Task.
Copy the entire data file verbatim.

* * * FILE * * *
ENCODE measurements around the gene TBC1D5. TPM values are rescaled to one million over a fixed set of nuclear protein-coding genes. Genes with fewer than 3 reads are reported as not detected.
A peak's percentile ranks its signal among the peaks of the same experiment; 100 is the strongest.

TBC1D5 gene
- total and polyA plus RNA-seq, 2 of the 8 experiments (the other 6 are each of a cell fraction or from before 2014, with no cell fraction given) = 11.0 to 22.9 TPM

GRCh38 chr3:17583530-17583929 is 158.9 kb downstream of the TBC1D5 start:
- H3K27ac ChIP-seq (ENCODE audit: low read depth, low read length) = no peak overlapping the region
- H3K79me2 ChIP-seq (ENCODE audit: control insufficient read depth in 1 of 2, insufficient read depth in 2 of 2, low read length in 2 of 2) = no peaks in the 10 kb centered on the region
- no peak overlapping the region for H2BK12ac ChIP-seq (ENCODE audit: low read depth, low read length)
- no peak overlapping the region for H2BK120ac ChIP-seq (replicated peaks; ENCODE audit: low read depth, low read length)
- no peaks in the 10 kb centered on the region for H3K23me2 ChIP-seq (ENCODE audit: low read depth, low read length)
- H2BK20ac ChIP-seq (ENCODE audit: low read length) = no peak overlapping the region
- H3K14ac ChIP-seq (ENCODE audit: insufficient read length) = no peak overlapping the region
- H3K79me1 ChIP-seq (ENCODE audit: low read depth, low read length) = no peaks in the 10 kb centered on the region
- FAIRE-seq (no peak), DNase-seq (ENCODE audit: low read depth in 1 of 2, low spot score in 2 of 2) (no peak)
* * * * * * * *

ENCODE measurements around the gene TBC1D5. TPM values are rescaled to one million over a fixed set of nuclear protein-coding genes. Genes with fewer than 3 reads are reported as not detected.
A peak's percentile ranks its signal among the peaks of the same experiment; 100 is the strongest.

TBC1D5 gene
- total and polyA plus RNA-seq, 2 of the 8 experiments (the other 6 are each of a cell fraction or from before 2014, with no cell fraction given) = 11.0 to 22.9 TPM

GRCh38 chr3:17583530-17583929 is 158.9 kb downstream of the TBC1D5 start:
- H3K27ac ChIP-seq (ENCODE audit: low read depth, low read length) = no peak overlapping the region
- H3K79me2 ChIP-seq (ENCODE audit: control insufficient read depth in 1 of 2, insufficient read depth in 2 of 2, low read length in 2 of 2) = no peaks in the 10 kb centered on the region
- no peak overlapping the region for H2BK12ac ChIP-seq (ENCODE audit: low read depth, low read length)
- no peak overlapping the region for H2BK120ac ChIP-seq (replicated peaks; ENCODE audit: low read depth, low read length)
- no peaks in the 10 kb centered on the region for H3K23me2 ChIP-seq (ENCODE audit: low read depth, low read length)
- H2BK20ac ChIP-seq (ENCODE audit: low read length) = no peak overlapping the region
- H3K14ac ChIP-seq (ENCODE audit: insufficient read length) = no peak overlapping the region
- H3K79me1 ChIP-seq (ENCODE audit: low read depth, low read length) = no peaks in the 10 kb centered on the region
- FAIRE-seq (no peak), DNase-seq (ENCODE audit: low read depth in 1 of 2, low spot score in 2 of 2) (no peak)